# Chapter 5 - Electron Configurations and the Periodic Table - Questions for Review and Thought - Topical Questions - Page 240d: 88c

First IE of K < Second IE of Be < First IE of Li < First IE of BE < Second IE of Na

#### Work Step by Step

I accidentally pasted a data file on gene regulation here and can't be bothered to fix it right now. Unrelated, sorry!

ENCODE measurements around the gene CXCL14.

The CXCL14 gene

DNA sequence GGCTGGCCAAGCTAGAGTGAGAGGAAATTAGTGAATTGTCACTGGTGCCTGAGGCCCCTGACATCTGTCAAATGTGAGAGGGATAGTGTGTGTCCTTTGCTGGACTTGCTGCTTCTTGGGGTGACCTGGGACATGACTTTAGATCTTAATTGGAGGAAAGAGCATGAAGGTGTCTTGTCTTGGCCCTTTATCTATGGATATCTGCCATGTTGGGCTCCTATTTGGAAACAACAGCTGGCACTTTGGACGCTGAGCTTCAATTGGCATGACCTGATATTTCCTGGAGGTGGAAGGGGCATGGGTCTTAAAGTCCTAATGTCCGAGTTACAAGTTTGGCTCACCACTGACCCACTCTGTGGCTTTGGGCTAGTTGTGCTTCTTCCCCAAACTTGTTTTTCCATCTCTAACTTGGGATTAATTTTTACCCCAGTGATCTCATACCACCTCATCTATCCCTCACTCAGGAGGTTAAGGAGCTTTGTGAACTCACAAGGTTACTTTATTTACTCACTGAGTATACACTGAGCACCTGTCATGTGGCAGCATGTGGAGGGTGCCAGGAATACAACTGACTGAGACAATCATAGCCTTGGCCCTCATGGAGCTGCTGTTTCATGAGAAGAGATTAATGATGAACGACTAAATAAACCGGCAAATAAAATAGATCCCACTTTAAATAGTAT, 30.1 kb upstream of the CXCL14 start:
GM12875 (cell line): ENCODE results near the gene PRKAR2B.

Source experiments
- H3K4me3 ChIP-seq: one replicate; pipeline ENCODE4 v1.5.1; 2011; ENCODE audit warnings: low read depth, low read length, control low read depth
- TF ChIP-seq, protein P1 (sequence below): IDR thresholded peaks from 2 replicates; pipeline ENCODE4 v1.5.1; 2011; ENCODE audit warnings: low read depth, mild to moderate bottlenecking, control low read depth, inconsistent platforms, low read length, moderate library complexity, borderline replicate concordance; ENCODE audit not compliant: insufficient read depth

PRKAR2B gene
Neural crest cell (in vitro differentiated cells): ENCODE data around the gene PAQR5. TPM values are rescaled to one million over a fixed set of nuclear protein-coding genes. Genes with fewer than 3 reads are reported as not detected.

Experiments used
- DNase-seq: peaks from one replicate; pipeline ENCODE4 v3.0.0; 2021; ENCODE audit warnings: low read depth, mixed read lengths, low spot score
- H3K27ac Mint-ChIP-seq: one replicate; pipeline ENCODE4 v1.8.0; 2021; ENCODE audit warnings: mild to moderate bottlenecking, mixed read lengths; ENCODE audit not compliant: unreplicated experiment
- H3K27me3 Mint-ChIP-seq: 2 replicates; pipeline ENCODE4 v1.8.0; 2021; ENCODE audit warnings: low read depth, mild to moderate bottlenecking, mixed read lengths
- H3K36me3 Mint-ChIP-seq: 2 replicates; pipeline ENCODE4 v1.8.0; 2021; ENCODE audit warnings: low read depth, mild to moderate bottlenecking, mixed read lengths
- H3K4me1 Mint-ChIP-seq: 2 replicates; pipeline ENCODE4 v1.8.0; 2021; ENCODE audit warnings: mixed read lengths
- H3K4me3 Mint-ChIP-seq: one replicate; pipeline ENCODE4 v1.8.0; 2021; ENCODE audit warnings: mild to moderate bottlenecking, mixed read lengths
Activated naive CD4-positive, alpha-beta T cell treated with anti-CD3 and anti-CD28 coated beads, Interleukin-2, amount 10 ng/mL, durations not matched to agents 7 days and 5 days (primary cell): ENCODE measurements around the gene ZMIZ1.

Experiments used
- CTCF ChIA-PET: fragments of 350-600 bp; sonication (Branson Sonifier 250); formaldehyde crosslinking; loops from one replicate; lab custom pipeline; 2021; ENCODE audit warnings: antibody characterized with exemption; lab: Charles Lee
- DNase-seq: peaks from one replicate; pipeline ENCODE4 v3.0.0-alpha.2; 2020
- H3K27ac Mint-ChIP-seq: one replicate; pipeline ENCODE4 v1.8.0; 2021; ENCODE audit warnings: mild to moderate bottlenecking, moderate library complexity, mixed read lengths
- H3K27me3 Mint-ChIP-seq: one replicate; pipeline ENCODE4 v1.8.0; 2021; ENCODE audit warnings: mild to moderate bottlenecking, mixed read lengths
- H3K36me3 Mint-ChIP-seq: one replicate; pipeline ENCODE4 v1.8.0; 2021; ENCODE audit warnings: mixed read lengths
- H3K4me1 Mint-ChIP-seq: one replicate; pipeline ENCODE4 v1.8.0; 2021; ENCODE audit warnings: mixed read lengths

First IE of K < Second IE of Be < First IE of Li < First IE of BE < Second IE of Na -First IE of K: Potassium is one away from being a Noble gas, so it makes sense that it has the smallest ionization energy as it wants to lose an electron. -Second IE of Be: After losing an electron, Beryllium is one away from being a Noble gas, so it makes sense that it has the second smallest ionization energy as it wants to lose an electron. Note, this is slightly higher than the first ionization energy of Potassium, for Be has more electrons. - First IE of Li: Li has fewer electrons than Potassium, so even though it is one away from being a noble gas as well, the stronger attraction of the protons increases ionization energy. -First IE of BE: This is not one away from being a noble gas, so it is harder to rip the electron off. -Second IE of Na: $Na^+$ has a noble gas configuration of electrons, so it is hard to rip an electron off. Thus, its second ionization energy is high.

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